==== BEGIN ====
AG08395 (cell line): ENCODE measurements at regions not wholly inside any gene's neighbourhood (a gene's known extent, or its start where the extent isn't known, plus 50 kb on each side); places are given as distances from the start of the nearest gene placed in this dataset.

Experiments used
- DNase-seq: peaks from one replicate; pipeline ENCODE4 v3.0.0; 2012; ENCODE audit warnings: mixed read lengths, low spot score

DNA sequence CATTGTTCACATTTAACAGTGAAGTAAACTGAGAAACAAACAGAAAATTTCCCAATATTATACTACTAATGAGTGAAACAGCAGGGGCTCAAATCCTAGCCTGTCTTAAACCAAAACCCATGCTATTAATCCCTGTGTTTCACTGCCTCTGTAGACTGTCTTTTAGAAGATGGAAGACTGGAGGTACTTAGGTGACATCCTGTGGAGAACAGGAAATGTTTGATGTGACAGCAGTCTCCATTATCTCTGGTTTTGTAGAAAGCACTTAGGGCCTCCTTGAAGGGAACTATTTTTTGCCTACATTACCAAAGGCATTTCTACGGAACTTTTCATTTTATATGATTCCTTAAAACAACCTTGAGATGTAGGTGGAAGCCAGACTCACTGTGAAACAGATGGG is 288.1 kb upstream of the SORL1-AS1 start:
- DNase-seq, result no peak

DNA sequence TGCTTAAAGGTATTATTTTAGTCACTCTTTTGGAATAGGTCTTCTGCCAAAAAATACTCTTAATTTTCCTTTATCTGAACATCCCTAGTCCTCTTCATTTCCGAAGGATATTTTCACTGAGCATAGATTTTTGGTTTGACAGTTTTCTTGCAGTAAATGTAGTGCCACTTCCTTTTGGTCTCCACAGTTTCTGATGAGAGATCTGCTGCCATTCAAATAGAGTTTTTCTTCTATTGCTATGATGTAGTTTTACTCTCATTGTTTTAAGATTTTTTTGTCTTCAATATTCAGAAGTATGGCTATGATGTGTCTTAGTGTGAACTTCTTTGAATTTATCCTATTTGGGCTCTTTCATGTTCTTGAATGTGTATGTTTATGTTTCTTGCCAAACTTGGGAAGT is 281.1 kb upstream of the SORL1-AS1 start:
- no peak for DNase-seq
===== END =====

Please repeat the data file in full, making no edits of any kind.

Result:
AG08395 (cell line): ENCODE measurements at regions not wholly inside any gene's neighbourhood (a gene's known extent, or its start where the extent isn't known, plus 50 kb on each side); places are given as distances from the start of the nearest gene placed in this dataset.

Experiments used
- DNase-seq: peaks from one replicate; pipeline ENCODE4 v3.0.0; 2012; ENCODE audit warnings: mixed read lengths, low spot score

DNA sequence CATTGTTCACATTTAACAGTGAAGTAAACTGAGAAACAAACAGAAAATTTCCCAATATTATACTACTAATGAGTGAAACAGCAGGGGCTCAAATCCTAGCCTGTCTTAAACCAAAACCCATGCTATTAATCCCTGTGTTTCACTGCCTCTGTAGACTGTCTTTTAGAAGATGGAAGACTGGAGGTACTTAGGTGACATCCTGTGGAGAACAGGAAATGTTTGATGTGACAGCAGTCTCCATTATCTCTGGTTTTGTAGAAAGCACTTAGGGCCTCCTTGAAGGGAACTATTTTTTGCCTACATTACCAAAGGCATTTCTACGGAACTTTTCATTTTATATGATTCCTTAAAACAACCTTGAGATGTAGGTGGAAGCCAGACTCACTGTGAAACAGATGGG is 288.1 kb upstream of the SORL1-AS1 start:
- DNase-seq, result no peak

DNA sequence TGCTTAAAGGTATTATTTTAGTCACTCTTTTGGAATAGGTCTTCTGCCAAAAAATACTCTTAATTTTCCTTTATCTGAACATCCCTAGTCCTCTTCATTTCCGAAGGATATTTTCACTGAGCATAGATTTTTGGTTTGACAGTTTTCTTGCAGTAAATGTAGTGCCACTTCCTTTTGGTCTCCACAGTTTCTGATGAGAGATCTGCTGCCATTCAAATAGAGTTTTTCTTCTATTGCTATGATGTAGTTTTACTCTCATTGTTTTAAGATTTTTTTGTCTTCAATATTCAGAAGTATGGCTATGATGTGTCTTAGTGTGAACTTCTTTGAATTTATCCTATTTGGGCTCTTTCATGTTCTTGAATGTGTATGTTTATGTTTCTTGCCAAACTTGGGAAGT is 281.1 kb upstream of the SORL1-AS1 start:
- no peak for DNase-seq